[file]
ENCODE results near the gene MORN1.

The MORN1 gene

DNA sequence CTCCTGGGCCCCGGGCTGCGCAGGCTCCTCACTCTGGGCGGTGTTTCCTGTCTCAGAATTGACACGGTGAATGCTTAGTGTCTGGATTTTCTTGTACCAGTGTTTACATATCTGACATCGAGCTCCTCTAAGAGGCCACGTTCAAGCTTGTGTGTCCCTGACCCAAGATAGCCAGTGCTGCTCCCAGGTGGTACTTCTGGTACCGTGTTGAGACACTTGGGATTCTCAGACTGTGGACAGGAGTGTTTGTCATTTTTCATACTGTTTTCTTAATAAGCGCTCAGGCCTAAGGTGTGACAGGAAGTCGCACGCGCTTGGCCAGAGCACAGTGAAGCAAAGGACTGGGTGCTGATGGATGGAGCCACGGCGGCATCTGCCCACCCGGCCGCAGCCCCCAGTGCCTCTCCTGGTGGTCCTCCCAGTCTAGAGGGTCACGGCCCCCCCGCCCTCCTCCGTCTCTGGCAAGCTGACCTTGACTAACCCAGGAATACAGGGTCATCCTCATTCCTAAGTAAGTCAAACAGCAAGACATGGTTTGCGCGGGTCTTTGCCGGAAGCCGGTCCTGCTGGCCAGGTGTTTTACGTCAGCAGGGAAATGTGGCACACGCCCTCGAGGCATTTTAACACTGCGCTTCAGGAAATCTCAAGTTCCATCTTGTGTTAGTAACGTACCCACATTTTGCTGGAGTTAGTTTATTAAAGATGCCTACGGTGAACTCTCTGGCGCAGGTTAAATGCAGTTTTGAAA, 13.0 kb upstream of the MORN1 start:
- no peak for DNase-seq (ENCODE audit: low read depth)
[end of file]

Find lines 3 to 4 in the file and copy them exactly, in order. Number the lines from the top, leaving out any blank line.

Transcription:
DNA sequence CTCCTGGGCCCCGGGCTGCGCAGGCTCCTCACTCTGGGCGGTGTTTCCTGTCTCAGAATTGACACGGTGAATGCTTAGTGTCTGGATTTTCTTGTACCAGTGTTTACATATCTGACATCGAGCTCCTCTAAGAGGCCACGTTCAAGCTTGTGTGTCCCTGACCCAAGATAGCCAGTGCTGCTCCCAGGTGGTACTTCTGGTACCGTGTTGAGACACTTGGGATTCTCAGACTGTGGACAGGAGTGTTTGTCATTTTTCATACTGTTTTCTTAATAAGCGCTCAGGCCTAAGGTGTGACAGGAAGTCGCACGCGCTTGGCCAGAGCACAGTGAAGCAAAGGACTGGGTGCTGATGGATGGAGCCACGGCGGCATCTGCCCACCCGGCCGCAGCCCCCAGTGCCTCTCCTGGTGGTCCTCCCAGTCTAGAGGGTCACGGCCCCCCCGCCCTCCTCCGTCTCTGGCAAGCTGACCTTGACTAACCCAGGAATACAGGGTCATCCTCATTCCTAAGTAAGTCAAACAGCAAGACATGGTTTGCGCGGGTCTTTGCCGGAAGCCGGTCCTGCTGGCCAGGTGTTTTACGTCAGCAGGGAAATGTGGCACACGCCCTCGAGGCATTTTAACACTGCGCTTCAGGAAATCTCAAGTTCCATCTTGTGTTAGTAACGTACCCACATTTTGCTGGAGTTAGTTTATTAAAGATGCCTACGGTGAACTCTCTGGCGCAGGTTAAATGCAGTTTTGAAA, 13.0 kb upstream of the MORN1 start:
- no peak for DNase-seq (ENCODE audit: low read depth)